A couple of weeks ago we saw Good Night, and Good Luck, the title taken from journalist Edward Murrow’s sign-off to his weekly current affairs programme. It’s a lovely little film, shot in gorgeous black and white, and focussed to the point of insularity on its subject matter. Murrow (David Strathairn) was a journalist who spoke out against Senator Joe McCarthy’s infamous communist ‘witch-hunt’ hearings in the 1950s. The film is a very simple, very straightforward telling of a few short weeks at the peak of that period when Murrow and his colleagues chose to speak out, risking great personal consequences, against Joe McCarthy’s methods and what they saw as a violation of the most fundamental human rights.
So simple is the film that it borders on docudrama, like a big screen edition of Days That Shook the World. Only the sardonic use of radio jazz songs to punctuate the film lends it a sense of artifice. The film’s main failing is its inability to set this intimate story in the larger context of the era. Unless you already understand the scope of what Senator McCarthy had set in motion, you can only make broad inferences about the persecution which Murrow was attempting to counter. Nonetheless the film makes some powerful points by quietly allowing us to watch key moments of injustice, including genuine film footage of the hearings and McCarthy himself. Particularly powerful, and never overplayed, is the gut-wrenching fear which grips the main characters as they make their play. It’s this palpable tension which hits home as we observe journalists who otherwise appear to be going about their jobs with a degree of calm professionalism. The performances, including Strathairn’s commanding lead and unshowy support from co-writer George Clooney, are excellent. The dialogue, especially Murrow’s solemn monologues, is literate and compelling; moreso than anything you’re likely to hear emerge from the mouth of a modern TV journalist.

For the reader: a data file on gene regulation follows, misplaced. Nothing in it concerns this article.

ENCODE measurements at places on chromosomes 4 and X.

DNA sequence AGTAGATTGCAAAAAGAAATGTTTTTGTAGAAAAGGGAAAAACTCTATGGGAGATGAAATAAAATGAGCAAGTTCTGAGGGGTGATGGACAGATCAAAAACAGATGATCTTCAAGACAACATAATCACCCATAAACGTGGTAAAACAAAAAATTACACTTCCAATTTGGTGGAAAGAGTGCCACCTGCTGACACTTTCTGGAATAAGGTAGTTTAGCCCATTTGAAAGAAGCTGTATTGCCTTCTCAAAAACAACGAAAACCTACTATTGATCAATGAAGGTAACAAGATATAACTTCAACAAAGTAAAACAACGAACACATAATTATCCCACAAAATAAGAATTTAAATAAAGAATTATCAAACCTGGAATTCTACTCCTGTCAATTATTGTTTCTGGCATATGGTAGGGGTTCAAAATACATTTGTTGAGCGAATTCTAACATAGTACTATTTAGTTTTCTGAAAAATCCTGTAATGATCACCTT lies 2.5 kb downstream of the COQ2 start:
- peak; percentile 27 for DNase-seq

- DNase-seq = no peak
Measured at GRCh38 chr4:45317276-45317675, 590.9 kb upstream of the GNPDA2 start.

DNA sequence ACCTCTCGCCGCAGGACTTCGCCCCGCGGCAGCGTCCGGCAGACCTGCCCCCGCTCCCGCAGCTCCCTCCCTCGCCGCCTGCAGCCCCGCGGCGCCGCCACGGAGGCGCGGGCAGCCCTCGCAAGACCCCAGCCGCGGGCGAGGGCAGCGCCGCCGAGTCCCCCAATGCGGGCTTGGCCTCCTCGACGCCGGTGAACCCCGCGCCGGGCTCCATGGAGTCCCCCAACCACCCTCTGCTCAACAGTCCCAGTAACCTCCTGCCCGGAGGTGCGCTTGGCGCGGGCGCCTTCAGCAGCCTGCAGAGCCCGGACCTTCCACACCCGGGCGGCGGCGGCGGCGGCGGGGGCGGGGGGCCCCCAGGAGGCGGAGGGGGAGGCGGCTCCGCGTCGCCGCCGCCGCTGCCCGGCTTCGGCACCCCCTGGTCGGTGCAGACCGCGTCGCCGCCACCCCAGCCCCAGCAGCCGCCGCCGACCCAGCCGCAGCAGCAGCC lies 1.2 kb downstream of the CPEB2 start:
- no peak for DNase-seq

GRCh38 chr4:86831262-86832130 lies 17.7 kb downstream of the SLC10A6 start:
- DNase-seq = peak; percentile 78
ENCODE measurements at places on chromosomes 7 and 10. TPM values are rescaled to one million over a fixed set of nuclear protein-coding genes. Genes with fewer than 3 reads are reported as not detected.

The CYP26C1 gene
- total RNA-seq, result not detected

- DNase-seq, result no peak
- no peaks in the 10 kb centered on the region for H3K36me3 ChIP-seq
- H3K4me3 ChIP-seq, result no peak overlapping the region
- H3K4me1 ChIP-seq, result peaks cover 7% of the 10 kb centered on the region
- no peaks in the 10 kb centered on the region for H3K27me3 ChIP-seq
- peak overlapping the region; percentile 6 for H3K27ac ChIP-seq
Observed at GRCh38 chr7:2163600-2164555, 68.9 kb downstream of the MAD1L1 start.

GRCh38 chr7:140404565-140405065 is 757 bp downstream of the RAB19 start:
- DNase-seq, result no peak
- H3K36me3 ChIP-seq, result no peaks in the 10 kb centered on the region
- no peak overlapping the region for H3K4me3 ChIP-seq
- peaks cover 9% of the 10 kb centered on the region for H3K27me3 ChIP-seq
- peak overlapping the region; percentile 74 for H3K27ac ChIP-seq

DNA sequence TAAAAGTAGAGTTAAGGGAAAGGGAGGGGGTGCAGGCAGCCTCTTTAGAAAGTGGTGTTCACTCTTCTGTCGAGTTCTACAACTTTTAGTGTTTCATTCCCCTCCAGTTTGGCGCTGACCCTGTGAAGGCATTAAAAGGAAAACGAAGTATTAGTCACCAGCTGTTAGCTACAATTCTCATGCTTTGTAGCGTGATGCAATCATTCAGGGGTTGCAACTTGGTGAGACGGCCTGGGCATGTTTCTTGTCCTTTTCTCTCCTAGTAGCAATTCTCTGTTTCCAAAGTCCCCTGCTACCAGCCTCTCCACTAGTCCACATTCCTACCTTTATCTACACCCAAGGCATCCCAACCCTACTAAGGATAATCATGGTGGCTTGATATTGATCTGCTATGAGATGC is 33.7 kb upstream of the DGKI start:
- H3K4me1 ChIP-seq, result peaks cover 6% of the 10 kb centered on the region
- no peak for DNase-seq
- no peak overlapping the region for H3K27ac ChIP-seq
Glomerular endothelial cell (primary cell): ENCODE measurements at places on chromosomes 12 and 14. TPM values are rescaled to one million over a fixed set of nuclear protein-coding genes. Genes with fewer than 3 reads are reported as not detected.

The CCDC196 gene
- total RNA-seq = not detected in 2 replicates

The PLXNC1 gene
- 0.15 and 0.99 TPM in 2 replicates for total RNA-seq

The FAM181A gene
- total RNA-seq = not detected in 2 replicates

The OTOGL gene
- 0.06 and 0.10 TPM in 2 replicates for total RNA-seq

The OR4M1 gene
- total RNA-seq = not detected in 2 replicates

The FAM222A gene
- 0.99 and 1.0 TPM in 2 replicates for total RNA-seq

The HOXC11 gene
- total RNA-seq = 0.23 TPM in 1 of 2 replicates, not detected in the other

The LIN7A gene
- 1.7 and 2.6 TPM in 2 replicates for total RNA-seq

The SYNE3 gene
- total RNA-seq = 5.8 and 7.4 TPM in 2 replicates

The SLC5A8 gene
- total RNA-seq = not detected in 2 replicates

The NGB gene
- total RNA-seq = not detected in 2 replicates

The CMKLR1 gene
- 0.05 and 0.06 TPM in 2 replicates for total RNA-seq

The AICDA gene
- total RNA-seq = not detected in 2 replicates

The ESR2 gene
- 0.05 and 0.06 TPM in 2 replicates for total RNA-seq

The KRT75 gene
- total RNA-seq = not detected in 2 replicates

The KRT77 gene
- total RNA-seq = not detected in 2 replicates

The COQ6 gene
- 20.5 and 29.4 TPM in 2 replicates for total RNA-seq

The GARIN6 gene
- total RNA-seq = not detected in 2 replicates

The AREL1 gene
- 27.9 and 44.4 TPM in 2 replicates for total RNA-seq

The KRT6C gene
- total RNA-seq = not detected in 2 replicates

Clearly and deliberately this is a film with great relevance to the current political climate in the US. The film’s lack of context makes generalising its message all the easier: that in a time when anyone who speaks out against government wrongs is labelled unpatriotic, it is the duty of any patriot to speak out. The film believes passionately in freedom of speech, and in the immutability of human rights no matter the political climate or the justifications for violating them. Although it remains a small film, it succeeds in both personalising and generalising a very dark, very modern time in American history.